March 29th, 2011

Genealogical Theory

For those keeping track at home, I've decided that Hough/Hoogh/wtf may be either a Hoff or a Hoch, but either way, was definitely part of the German Palatinate migration. At least, I'm believing that until the Henry Jones books show up and disprove that, too.

This is by way of prologue to the concept I am currently tumbling around in the great grinder that is the inside of my head: genealogical theory. I am no positivist (on bad days, I am solipsistic, but I'm mostly better than that now); I have a lot of problems with the Idea of "Fact". However, I definitely recognize that some explanations don't make any sense at all, and of those which remain, some are more compelling than others. I am of the opinion that the tree falls in the forest, whether anyone notices then or later. I do not, however, consider that particularly relevant to the issue at hand.

In plainer language: I think people were born, had kids and died long ago, for suitable definitions of "long" and "ago". I think that some of those people left some evidence of their presence, and I spend a lot of my time happily tilling this evidence for relatives. But anything that I put into my tree, is not so much a "fact" as a theory, and _especially_ the pattern of relationships is a theory. Often, we have a record saying someone was baptized on a certain date, at which time they were accompanied by someone or someones identified as parents and accompanied by witnesses or sponsors. We might also have a marriage record, possibly with witnesses. And we might have wills, in which people use language to identify their relationships and respect that relationship through the transfer of property. A genealogical theory is an effort to take information like this and derive a representation of those relationships. We make assumptions (this must be the wife's kid by the previous marriage; that must be a sister of the father; etc.) that match the evidence, and we hope there isn't a better explanation that we are missing, but rarely can we attain even the standard of -unless-someone-came-in-from-somewhere-else-with-the-same-name-. That's not even much of a standard, in the face of mass migrations (for suitable definitions of "mass" and "migration").

A while ago, I posted that my maternal grandmother was the product of the marriage of first cousins, wondering what the term for that was (other than, damn, there goes a whole crapload of possible ancestors). The term, which H.S. correctly identified in a Facebook comment that then went missing, was Pedigree Collapse. In some ways, this made the duplicated 3gparents (I _think_ that's right; apologies for fenceposting) very desirable to track. They sort of counted double. Distressingly, this line was really hard to track beyond Exira, IL and family legend there about their priors, supported, to varying degrees, by research done in the early part of the 20th century in an effort to nail some of this down.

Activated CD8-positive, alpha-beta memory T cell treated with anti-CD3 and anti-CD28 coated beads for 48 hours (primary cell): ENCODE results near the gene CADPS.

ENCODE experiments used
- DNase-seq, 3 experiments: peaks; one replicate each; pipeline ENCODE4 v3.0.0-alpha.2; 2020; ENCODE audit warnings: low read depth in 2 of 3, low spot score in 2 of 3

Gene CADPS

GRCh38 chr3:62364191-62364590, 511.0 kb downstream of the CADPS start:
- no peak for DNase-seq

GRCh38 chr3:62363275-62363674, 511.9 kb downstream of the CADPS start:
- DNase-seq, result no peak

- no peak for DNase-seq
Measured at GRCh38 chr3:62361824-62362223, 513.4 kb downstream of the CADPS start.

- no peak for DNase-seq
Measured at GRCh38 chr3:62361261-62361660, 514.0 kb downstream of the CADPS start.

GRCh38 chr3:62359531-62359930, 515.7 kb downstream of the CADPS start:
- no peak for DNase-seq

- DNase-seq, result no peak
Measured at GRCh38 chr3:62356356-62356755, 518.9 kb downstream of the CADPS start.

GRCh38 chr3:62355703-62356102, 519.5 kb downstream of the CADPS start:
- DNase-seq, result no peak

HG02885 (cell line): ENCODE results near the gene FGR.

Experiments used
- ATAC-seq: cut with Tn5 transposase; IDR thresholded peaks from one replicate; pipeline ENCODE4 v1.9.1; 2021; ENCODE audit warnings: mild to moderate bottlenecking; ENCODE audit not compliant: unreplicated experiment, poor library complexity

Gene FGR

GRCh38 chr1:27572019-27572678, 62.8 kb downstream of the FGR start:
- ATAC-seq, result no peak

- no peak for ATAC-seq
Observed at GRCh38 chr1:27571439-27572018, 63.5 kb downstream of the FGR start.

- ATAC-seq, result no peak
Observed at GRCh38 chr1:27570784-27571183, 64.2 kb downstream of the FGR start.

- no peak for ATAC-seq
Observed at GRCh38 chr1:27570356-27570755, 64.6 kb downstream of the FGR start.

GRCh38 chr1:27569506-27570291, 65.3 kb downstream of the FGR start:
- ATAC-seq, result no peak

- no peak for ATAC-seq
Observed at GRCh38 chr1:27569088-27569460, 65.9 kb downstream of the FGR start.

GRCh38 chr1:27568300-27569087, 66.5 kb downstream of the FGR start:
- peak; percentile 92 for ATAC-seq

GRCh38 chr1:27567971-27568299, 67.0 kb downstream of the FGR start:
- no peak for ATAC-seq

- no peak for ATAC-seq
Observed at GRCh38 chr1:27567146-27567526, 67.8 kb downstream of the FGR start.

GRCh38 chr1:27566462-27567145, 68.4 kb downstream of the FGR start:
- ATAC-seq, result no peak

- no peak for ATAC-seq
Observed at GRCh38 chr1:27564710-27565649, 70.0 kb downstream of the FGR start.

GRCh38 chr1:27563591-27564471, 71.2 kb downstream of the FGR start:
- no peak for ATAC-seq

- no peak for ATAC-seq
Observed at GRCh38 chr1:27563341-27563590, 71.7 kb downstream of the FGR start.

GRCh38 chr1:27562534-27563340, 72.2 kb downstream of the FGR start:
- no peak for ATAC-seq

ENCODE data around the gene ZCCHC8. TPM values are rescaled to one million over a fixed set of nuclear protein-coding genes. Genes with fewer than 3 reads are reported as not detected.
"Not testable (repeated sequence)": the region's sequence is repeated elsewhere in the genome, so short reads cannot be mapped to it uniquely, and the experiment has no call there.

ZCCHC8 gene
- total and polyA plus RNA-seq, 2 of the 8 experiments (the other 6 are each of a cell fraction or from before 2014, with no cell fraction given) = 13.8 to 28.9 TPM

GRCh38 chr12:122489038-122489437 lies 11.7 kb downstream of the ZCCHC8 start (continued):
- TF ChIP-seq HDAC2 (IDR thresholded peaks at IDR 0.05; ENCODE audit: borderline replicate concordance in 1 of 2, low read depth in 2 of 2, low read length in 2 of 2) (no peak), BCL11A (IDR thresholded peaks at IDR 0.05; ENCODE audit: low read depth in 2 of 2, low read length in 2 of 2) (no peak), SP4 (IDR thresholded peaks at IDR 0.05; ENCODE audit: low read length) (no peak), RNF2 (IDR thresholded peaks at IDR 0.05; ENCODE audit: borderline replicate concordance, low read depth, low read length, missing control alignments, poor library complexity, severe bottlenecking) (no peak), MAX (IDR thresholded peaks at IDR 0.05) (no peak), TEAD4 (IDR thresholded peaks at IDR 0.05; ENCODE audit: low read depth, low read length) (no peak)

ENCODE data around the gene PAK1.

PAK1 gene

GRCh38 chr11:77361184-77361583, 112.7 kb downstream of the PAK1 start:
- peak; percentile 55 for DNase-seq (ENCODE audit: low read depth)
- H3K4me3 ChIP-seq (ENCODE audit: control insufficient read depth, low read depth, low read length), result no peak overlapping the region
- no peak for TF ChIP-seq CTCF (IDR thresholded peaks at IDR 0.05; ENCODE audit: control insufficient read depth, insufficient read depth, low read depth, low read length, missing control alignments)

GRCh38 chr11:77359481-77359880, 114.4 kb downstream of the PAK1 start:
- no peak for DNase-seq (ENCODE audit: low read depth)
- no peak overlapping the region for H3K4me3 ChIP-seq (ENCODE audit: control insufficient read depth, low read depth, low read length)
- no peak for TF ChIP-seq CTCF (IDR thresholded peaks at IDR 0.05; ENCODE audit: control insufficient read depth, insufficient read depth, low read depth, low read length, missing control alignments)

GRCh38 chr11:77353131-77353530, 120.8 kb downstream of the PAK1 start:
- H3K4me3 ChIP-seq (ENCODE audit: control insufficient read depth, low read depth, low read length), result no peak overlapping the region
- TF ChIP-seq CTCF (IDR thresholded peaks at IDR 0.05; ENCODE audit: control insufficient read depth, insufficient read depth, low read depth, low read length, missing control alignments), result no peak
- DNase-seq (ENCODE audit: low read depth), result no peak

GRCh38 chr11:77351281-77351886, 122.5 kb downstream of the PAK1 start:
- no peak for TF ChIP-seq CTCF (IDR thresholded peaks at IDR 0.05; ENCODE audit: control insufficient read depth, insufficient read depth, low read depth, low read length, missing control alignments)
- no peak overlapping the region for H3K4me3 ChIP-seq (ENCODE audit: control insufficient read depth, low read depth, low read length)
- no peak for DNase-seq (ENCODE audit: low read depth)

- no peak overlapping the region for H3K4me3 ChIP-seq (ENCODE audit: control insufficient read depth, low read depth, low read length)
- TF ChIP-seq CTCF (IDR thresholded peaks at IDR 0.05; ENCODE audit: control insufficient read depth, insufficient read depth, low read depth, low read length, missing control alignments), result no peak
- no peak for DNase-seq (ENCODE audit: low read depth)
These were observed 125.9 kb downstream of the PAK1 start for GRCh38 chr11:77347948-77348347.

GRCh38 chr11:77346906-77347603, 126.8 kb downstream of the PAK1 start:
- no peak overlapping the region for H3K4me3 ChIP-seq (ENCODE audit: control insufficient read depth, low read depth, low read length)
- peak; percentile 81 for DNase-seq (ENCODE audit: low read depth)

What we think we know is this. A Hamlin got off the boat in Barnstable in the 1640s. There are Hamlins in Middletown, CT shortly thereafter. My Hamlins stretch backwards to New Jersey, before getting on flatboats and going hither and yon, ultimately settling a couple generations later in Audubon County, Ill, the promised land where they proliferated (whoa and like damn, did they proliferate). It would be nice to find a connection between the Hamlins in Middletown, CT (I'm thinking of you, Capt. Giles, just like my distant cousin did a hundred years ago) with the world of Nathaniel. And I'm looking at a woefully underdocumented tree which purports to show just such a connection.

It's a Genealogical Theory. And at first glance, it's not too bad. But on second glance, it has an even wackier than usual death date for Mary Smith Hamlin (not a good sign, but absolutely excusable). And on third glance, it has this:

[84] John Hamlin b: July 16, 1687 Middletown, CT d: WFT Est. 1762-1822

Yeah, I'm a little concerned about that. People don't live that long even in Japanese Pension Records. Oh, and it reproduces the usual nonsense found in just about every Hamlin tree out there put together by an optimistic and incompletely attentive amateur:

Huntington, Hunterdon, New Jersey


When I see stuff like this, I try to get up, get a cup of tea, walk around a little bit. Because the first thing I see is that connection, and that the birth dates at least don't go the wrong way. It takes a few minutes for the GOLD GOLD GOLD to wear off so I can see the, yeah, _that_ place doesn't exist, or _that_ didn't happen _then_ or whatever else will tell me conclusively that no, I do not need to pay any more attention to this than anything else I've eliminated from the elusive ancestry of the Hamlins.


I think I've _got_ one! I've got an elusive Edward Taylor married to Rebecca Stout, daughter Ann Taylor marrying Ralph Schenck. He's simultaneously underdocumented and overdocumented (too many records for me to believe he's imaginary, but too few for me to make any sense out of his life, and too compatible for me to believe two Edwards have been confused) compared to everyone around him, and the time frame and some other hints are making me think he was a Loyalist. And let me just say, that Loyalists are freaking genealogical black holes in the US.

ETA: *sigh* Probably not, actually.